Mona Lisa (found Leonardo da Vinci portrait painting; 1503-1506)

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The Mona Lisa.

Status: Found

Date found: November 1913

Found by: Alfredo Geri and Giovanni Poggi

On August 21st, 1911, Leonardo da Vinci's Mona Lisa was stolen from the Louvre Museum. The culprit, Vincenzo Peruggia, had removed the painting from its frame and had managed to leave without attracting suspicion. It was not until November 1913 that the painting publicly resurfaced, after Peruggia attempted to sell it to the Uffizi Gallery in Florence, Italy.


While the Mona Lisa is now one of the most famous paintings in the world, back in the early 1910s, it was not especially well-regarded by the general public and was only deemed a masterpiece by art critics.[1][2] As historian James Zug notes, there were actually other paintings within the Salon Carré gallery in the Louvre that were more famous than it.[1] During this time period, the painting and other Louvre works were to be photographed.[1] But by the time the photographers were present at the Museum, nobody had realised the painting was stolen 28 hours previously.[1][2]

The Theft

Vincenzo Peruggia was an Italian museum worker and artist that had previously been a Louvre employee. According to some sources, he was incensed that the Mona Lisa was being displayed in France, believing that it was stolen from Florence by Napoleon and that it should be returned there.[3][2] Thus, on 21st August 1911, Peruggia made plans to steal the painting, disguising himself as a Louvre employee by wearing a white smock.[2] At around 7 am, he entered the Museum via a staff door, and travelled to the Salon Carré which was devoid of people.[1] He proceeded to remove the painting from its iron pegs, before taking off its protective case and frame.[1] He then wrapped the smock around the painting, and quietly left the Louvre while tucking the painting under his arm.[2][1]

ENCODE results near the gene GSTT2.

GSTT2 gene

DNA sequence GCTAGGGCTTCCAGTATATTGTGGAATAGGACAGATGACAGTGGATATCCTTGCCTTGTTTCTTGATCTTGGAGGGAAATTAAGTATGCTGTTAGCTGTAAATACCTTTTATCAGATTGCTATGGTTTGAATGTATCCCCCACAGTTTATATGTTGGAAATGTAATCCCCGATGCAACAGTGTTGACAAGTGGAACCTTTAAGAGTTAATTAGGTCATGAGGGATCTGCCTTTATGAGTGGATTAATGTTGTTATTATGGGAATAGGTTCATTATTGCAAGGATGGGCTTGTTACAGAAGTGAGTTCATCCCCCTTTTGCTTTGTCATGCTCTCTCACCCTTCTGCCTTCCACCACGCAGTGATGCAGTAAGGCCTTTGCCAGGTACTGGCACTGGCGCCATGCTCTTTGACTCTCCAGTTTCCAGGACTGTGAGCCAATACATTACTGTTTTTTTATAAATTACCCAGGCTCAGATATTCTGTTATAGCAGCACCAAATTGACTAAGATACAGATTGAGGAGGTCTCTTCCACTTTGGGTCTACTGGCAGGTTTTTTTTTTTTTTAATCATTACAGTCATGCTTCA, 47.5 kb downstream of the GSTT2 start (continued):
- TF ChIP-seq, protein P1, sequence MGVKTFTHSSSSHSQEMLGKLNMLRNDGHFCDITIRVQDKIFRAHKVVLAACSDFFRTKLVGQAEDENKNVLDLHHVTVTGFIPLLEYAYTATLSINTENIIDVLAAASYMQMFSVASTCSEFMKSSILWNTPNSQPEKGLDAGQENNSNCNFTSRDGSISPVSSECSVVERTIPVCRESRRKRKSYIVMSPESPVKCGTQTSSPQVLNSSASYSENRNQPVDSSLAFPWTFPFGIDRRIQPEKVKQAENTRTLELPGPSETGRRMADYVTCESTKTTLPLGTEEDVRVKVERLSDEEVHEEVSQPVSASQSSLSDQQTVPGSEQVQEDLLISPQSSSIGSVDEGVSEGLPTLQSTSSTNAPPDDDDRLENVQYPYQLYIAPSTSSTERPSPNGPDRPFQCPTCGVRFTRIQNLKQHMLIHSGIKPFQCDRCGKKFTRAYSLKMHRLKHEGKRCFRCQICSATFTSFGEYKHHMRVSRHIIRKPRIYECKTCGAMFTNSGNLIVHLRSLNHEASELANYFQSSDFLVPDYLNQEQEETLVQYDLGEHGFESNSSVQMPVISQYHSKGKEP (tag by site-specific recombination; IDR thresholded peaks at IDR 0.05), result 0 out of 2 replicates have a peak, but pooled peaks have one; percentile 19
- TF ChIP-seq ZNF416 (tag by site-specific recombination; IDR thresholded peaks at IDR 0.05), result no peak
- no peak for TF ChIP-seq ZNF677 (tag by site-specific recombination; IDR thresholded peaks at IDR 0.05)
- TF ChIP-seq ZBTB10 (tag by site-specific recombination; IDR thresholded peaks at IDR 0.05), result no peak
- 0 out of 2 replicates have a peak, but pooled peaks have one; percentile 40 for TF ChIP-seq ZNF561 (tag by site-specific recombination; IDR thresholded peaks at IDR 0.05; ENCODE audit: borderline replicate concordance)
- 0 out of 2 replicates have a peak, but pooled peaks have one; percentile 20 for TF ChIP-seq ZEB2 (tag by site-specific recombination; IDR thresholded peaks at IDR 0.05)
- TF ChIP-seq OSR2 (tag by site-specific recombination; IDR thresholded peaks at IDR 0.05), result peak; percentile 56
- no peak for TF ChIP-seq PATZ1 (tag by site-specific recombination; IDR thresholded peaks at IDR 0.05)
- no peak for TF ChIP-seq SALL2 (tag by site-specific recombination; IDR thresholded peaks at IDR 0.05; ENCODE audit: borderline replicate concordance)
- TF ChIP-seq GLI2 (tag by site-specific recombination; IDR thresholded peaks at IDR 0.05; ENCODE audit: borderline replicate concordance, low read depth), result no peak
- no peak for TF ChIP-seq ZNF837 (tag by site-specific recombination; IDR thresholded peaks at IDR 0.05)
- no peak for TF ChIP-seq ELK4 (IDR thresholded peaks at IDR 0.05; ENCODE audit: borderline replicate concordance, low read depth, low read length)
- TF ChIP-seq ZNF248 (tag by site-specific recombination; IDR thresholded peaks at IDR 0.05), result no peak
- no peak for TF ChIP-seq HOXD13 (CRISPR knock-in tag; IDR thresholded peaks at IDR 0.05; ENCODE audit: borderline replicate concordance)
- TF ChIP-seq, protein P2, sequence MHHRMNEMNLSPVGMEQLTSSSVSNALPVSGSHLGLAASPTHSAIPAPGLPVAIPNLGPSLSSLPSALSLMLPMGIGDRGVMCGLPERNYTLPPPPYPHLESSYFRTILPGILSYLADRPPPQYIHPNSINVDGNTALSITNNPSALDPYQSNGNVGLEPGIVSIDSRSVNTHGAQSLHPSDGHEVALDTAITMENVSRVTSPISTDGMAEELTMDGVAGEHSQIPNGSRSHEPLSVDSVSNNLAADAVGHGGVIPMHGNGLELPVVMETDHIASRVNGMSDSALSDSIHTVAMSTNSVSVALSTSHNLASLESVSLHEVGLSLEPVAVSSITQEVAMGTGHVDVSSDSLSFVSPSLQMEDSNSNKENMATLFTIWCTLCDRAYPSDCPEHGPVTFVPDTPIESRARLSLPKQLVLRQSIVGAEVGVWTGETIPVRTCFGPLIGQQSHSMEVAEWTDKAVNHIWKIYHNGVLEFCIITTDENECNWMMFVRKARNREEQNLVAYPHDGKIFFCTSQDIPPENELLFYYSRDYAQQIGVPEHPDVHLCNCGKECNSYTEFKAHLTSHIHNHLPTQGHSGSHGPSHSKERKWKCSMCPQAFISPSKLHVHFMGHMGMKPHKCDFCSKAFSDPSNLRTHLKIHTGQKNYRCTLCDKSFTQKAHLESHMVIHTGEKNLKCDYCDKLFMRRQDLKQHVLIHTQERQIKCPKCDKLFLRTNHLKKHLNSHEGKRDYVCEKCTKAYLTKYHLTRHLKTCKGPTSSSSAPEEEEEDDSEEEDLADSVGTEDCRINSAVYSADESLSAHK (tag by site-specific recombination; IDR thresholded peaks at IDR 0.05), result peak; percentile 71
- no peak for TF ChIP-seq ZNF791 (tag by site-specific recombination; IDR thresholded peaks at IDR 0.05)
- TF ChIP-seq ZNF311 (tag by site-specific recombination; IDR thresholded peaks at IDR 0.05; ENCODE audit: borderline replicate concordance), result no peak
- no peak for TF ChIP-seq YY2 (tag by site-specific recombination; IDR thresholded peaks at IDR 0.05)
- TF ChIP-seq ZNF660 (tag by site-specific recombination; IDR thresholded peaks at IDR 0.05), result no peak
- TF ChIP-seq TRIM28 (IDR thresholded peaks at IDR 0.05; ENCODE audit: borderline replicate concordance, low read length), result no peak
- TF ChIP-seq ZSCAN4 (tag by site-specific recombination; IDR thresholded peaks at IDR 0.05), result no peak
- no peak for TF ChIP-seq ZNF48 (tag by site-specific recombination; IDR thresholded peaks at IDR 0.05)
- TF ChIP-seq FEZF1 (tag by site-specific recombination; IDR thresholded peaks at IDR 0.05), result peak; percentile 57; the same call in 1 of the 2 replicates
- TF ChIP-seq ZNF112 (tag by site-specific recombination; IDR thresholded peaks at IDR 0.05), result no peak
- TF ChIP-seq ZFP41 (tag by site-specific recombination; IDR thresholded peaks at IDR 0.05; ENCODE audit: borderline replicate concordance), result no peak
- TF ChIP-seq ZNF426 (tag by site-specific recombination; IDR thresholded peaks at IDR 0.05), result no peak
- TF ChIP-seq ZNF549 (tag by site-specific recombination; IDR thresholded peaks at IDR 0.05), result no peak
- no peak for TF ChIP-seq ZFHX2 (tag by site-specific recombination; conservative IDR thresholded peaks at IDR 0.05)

It is believed that Peruggia planned to quickly sell the painting. However, when it was finally discovered the Mona Lisa had been stolen, the theft made worldwide headlines, with The New York Times stating "60 Detectives Seek Stolen 'Mona Lisa'".[4][1][2] The painting's disappearance had actually resulted in the artwork becoming famous overnight, with many people entering the Louvre to witness the empty site that the Mona Lisa was once situated at.[2][1] With significant media attention and numerous rewards offered, Peruggia was unable to flog the painting and decided to instead hide it in the false bottom of a trunk at his Paris boarding house.[2][1]


In November 1913, Peruggia was becoming desperate to sell the Mona Lisa, having taken it to an apartment in Florence.[1] He made contact with Alfredo Geri, an arts dealer who was interested in buying it.[5] Peruggia felt he was entitled to a reward for bringing to painting back to its "homeland".[6][2][1] Nevertheless, a suspicious Geri contacted Giovanni Poggi, the director of the Uffizi Gallery, to authenticate the painting.[2][1] Poggi affirmed that the painting was the stolen Mona Lisa after authenticating a stamp on the back of it.[1] Geri and Poggi then informed Peruggia that they would store the painting for safekeeping.[5][2][1] Not long afterwards, the police were contacted, and Peruggia was arrested.[2][5][6]

Peruggia pleaded guilty to stealing the painting, with the court accepting that the theft was partly motivated via patriotism.[3][2] Thus, he was sentenced to a year and 15 days in prison, though he ultimately only served eight months.[3][2] The return of the Mona Lisa to Italy spread great joy in the country, with the painting briefly displayed at the Uffizi.[7][1] However, it was returned to the Louvre in January 1914.[8][2][1] Since then, another theft of the Mona Lisa is extremely unlikely to occur. In addition to the Louvre's security systems, the painting is protected by a glass enclosure that is strong enough to withstand various vandalism attempts over the years.[9][8][6]



Mona Lisa is Missing documentary, providing a detailed analysis of the theft.